Junkyard Gem: 1979 Mercury Marquis 2-Door Sedan

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As the creator of the now-much-overused term “Malaise Era” (which I say started in 1973 and ended in 1983, full stop), I have a certain affection for the big two-door Detroit cars of the late 1970s. When such a car is built on the very first model year of Ford’s long-lived Panther platform and I find one in a junkyard, I must document it. The 1979 Mercury Marquis is such a car, and this one was found in a San Francisco Bay Area self-service yard last month.

Since Ford built the Grand Marquis all the way through the demise of the Panther platform— and Mercury itself— in 2011, it’s easy for us to forget that the model name started out as just the plain old Marquis, back in the 1967 model year, with the Grand appellation used for the car’s top trim level. While today’s Junkyard Gem has some of the features of the Grand Marquis and Marquis Brougham trim levels for 1979 (notably the padded vinyl landau roof and power windows), it lacks the huge chrome lower-body moldings of those cars. Instead, it’s a regular Marquis 2-door sedan with a big load of expensive options.

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That landau roof has suffered greatly from its decades beneath the vinyl-disintegrating California sun.

The Panther platform was a big technological upgrade from the late-1950s-vintage chassis technology of fullsized Fords of the 1960s and 1970s, and it stayed in front-line service in much the same form through 2011. Though its ride and handling were much improved, the 1979 Marquis was quite a bit smaller than its predecessors, and that caused some grumbling among Mercury shoppers.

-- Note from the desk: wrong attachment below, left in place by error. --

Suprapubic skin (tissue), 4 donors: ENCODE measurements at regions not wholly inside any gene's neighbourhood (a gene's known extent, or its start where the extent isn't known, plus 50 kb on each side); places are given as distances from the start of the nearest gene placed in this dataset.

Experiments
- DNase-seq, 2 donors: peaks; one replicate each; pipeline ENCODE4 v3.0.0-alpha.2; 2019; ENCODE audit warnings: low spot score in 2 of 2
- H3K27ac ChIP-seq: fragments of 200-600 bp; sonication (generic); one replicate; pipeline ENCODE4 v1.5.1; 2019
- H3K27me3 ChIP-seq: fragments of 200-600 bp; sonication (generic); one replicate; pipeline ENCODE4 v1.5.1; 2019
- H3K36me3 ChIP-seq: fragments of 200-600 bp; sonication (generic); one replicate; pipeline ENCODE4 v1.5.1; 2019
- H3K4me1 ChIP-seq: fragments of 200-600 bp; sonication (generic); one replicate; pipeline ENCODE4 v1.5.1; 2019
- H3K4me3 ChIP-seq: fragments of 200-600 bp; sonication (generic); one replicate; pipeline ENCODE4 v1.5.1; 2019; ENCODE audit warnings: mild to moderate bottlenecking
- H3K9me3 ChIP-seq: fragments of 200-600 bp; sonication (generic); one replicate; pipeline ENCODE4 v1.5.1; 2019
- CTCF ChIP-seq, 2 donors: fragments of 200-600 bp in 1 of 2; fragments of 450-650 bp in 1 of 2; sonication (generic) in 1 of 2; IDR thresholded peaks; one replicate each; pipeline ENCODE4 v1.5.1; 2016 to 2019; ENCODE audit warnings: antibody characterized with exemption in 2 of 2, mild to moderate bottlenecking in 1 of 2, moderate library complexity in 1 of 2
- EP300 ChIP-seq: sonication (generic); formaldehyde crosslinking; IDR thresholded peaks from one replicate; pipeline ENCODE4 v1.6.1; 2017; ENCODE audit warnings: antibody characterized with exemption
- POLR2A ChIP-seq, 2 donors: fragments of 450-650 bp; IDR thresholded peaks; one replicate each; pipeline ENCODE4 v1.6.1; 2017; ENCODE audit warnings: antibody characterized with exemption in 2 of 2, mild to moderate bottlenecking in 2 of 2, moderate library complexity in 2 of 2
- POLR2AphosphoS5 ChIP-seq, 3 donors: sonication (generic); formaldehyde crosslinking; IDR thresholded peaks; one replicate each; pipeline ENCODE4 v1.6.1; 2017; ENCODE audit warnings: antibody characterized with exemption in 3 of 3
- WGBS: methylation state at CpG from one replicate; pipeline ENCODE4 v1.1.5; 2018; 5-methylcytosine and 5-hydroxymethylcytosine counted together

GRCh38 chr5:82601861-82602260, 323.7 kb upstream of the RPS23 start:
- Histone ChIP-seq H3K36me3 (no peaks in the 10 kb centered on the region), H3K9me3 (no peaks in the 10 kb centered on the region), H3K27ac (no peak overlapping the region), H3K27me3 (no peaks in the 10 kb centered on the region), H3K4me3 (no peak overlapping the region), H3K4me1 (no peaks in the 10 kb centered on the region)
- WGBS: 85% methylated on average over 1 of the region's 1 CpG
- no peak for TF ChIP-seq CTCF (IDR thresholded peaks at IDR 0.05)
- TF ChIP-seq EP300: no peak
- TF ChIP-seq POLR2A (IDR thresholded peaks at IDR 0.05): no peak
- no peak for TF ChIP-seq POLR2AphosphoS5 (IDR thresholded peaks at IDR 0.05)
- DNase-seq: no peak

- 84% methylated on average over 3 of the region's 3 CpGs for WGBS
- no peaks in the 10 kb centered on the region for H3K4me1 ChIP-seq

Some ham-handed junkyard shoppers really tore up the interior of this car while extracting a few bits and pieces, but we can still admire the Pine Green pleather of the glorious Twin Comfort Lounge front seats.

You had two engine choices when buying a new ’79 Marquis: the base 302-cubic-inch (5.0-liter) Windsor V8 making 129 horsepower or the optional 351-cubic-inch (5.8-liter) Windsor V8 rated at 138 horsepower. This one appears to be the 351, the same engine as had been swapped into the pizza-delivery Mercury

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I drove in the middle 1980s.

New cars sold in California around this time had these giant emissions-numbers stickers on the side glass. Later, they went on the underside of the hood. Those HC and CO numbers were nasty compared to the clean-running gasoline engines we have today, but at least the early smog-preventing technology helped make the air in Los Angeles less horrible than it had been a decade earlier.

There was a lot of anti-import-car sentiment going around in the late 1970s, and this Mercury really was made in America (Missouri, to be exact) for sale in America. However, Ford was also selling German- and British-built cars in the United States at that time, not to mention Japanese-built pickups. For that matter, what about the Made In Argentina For Argentina Fords of 1979? Or the Made In Australia For Australia Fords?

All the lichen and moss buildup indicates a car that sat outdoors for years, probably decades. It wouldn’t have been any great trick to restore this one, but the cost would have outweighed any conceivable future resale value.

Even though it’s smaller on the outside, it’s bigger on the inside!

Now with computer-assisted design.

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